For a short-but-sweeping read, I recommend listening to the audiobook performed by Daveed Diggs. Yetu takes on the role of historian for her people, descendants of pregnant African women who were thrown overboard built a new society underwater. Holding everyone's painful memories is too much for Yetu, so she flees to the world above water where she learns more about the past and the future of her people. Originally inspired by a song from rap group Clipping that aired on This American Life We Are In The Future,” this imaginative fantasy novella presents a powerful allegory.
From the publisher: "Rilke's powerfully touching letters to an aspiring young poet, audio read by Dan Stevens. At the start of the 20th century, Rainer Maria Rilke wrote a series of letters to a young officer cadet, advising him on writing, love, sex, suffering, and the nature of advice itself. These profound and lyrical letters have since become hugely influential for generations of writers and artists of all kinds, including Lady Gaga and Patti Smith. With honesty, elegance, and a deep understanding of the loneliness that often comes with being an artist, Rilke's letters are an endless source of inspiration and comfort."
- by Matt Haig
A book that is “as messy as life” for those moments when you need a little extra encouragement. In a wide assortment of essays, lists, quotes, recipes, and musings, Matt Haig shares his “life rafts,” the things he turns to for comfort and reassurance when he’s feeling low. As someone who has lived with depression and suicidal thoughts for many years, Haig collects snippets to cling to when it feels like life has thrown him overboard, such as an ode to peanut butter toast, 10 books that helped his mind, or an essay titled “Ferris Bueller and the Meaning of Life,” and shares them here with tenderness and wit. Because it’s designed to be read in any order or manner that meets your needs, it’s the perfect fit for do-as-you-wish summer reading.
- by Anne Bogel
Our books shape us, define us, enchant us, and even sometimes infuriate us. Our books are a part of who we are as people, and we can't imagine life without them. I'd Rather Be Reading leads readers to remember the book that first hooked them, the place where they first fell in love with reading, and all of the moments afterward that helped make them the reader they are today.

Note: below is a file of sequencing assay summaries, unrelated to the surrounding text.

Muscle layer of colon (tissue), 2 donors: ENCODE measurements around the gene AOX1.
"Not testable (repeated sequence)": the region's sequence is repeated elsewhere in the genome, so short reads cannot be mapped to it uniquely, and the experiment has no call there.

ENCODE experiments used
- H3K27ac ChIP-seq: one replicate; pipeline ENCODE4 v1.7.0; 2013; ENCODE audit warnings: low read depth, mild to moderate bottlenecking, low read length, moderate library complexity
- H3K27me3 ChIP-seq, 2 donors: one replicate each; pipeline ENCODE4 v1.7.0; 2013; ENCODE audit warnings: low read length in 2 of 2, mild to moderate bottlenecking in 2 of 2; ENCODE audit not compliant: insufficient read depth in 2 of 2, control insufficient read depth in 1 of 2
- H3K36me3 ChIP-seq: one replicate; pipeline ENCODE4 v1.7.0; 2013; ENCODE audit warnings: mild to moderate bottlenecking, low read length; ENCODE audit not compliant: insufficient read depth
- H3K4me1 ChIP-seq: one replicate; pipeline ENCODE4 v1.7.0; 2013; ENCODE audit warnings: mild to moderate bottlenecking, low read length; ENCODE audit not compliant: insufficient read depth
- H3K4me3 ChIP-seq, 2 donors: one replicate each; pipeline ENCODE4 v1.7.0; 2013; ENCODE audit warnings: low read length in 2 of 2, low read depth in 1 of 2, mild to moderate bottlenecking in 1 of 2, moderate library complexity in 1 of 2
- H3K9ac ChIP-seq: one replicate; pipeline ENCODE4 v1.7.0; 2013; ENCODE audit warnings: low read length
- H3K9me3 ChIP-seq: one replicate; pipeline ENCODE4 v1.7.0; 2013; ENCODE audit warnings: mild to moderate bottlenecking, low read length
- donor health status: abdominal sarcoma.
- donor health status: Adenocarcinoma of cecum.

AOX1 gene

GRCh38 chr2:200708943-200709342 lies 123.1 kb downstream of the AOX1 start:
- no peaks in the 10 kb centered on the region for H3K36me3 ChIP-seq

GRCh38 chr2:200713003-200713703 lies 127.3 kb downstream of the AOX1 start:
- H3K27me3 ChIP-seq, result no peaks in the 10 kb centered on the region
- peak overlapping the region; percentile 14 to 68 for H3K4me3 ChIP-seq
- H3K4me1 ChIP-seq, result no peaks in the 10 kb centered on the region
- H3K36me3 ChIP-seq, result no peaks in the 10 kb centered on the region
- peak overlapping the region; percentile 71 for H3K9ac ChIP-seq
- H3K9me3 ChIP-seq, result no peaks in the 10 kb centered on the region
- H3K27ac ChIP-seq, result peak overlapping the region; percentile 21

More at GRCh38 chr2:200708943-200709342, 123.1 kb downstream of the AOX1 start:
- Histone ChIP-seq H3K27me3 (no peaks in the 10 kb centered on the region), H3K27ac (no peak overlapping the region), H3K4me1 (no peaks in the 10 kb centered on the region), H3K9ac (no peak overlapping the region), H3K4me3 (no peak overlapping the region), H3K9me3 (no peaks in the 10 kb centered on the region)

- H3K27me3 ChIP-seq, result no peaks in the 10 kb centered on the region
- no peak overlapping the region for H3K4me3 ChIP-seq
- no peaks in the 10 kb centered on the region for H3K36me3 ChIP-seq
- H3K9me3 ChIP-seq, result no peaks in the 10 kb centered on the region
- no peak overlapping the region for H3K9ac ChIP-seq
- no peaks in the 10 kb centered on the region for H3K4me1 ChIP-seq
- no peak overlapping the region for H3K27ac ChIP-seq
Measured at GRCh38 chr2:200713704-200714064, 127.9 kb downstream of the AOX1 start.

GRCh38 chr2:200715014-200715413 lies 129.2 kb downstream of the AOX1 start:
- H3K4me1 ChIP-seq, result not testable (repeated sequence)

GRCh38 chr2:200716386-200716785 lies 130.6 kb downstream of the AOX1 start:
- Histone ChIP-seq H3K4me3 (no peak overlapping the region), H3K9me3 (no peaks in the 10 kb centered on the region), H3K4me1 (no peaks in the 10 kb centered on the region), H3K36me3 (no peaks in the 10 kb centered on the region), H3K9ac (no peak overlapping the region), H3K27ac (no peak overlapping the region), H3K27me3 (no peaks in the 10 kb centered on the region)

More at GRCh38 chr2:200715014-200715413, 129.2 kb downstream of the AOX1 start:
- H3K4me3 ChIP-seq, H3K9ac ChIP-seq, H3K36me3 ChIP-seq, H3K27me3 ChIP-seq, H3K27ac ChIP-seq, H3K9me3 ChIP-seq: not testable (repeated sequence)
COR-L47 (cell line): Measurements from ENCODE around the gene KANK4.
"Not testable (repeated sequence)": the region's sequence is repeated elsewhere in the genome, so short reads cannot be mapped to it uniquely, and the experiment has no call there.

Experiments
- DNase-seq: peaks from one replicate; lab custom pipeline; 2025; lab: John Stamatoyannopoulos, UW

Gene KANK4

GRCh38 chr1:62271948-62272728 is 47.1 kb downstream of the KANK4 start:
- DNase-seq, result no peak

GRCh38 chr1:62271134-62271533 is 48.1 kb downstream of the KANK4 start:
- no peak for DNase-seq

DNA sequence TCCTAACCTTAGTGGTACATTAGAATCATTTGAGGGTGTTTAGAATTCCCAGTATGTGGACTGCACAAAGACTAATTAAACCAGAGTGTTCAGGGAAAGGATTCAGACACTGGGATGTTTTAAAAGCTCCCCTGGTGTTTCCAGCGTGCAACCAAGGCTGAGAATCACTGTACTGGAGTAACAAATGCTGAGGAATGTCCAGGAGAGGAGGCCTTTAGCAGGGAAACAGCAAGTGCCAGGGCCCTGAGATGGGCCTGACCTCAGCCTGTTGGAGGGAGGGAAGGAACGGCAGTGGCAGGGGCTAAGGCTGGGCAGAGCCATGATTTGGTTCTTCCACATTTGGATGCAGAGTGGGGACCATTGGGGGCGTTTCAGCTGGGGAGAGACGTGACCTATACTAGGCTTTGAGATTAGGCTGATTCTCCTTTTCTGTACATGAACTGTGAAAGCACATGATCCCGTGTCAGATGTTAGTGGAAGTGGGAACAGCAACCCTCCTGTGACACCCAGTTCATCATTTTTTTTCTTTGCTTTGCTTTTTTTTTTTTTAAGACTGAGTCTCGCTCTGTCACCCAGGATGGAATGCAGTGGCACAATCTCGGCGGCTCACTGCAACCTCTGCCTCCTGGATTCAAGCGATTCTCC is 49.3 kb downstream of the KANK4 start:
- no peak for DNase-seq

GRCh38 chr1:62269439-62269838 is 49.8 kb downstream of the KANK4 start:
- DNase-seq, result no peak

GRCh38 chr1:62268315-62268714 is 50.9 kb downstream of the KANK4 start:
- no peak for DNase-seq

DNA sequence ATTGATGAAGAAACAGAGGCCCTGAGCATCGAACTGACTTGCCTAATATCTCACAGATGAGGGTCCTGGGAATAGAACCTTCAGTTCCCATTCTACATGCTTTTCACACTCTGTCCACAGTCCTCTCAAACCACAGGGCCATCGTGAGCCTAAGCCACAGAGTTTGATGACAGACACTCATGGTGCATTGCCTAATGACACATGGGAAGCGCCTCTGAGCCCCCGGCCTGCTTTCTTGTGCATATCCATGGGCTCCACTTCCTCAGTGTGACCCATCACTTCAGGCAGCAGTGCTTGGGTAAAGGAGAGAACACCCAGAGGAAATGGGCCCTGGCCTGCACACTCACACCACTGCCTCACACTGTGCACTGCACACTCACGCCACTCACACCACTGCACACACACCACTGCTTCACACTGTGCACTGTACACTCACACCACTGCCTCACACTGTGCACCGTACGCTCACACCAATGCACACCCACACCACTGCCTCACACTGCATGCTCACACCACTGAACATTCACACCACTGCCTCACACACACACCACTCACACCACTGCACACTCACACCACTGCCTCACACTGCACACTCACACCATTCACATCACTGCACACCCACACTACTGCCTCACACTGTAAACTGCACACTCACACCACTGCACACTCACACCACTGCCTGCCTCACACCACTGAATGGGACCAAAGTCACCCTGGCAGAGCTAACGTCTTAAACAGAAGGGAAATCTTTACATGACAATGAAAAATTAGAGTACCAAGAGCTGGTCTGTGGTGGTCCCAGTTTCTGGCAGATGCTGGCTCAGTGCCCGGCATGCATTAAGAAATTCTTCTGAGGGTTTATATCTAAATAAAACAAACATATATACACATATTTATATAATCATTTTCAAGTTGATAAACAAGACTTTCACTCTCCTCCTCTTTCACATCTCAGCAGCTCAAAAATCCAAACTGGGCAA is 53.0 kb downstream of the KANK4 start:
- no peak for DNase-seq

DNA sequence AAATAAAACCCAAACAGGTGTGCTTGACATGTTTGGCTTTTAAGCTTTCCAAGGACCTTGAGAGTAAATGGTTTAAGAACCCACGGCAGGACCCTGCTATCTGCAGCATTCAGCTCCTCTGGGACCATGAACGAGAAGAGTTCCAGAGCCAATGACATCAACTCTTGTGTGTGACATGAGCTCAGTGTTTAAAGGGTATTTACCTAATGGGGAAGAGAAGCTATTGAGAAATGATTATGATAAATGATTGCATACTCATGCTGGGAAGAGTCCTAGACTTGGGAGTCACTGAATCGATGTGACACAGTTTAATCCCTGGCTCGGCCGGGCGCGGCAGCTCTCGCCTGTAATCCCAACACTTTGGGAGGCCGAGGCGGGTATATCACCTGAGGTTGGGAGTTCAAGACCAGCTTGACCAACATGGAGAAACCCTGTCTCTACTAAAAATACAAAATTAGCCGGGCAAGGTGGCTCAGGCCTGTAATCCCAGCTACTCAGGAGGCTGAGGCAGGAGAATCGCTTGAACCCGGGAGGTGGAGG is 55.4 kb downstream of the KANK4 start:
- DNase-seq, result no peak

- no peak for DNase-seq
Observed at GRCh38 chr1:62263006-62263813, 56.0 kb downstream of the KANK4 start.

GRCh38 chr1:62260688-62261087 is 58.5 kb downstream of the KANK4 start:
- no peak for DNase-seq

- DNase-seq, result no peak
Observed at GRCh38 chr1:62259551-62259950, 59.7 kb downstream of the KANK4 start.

Members of the Modern Mrs Darcy team rejoiced over this brand new novella from one of our favorite sci-fi authors. With her knack for combining quirky characters with surprising science fiction plots, Chambers helps us step outside the “real world” to examine modern society with fresh eyes. In the first installment of her next series, a tea monk dedicates their life to comforting humans in times of need, until they meet a robot friend with an important question. Endearing and delightful, this novella isn’t just for sci-fi lovers. In fact, Chambers dedicates it to “anybody who could use a break.”
Acevedo's first novel-in-verse won the National Book Award for Young People's Literature. Xiomara finds her voice as she pours her soul into her notebook. Every frustration, every harassment, every triumph and every secret is turned into a poem. When she gets invited to share her work in slam poetry club, Xiomara isn't sure if she can keep her passion secret from her strict family. But she soon learns that speaking up and living her truth is the only way to be fully herself.
From the publisher: "A rediscovered classic and international best seller that recounts the gripping tale of a friendship destroyed at the hands of Nazi Germany. In this searing novel, Kathrine Kressmann Taylor brings vividly to life the insidious spread of Nazism through a series of letters between Max, a Jewish art dealer in San Francisco, and Martin, his friend and former business partner who has returned to Germany in 1932, just as Hitler is coming to power. Originally published in Story magazine in 1938, Address Unknown became an international sensation. Credited with exposing the dangers of Nazism to American readers early on, it is also a scathing indictment of fascist movements around the world and a harrowing exposé of the power of the pen as a weapon. A powerful and eloquent tale about the consequences of a friendship—and society—poisoned by extremism, Address Unknown remains hauntingly and painfully relevant today."
This tense and tautly-written novel-in-verse takes place in the short span of sixty seconds. Fifteen-year-old Will gets on the elevator with his brother's gun tucked into his waistband. His brother Shawn is dead, and he wants revenge. The elevator stops on the sixth floor, and Buck enters. He tells Will to check the gun; one bullet is missing. Did Shawn ever use his gun? And then Will remembers: Buck is dead. Another figure from Will's past enters a few floors later, and then another, all connected to Shawn. Each one reveals pieces of Shawn's story, and Will has a decision to make as the elevator reaches the ground floor.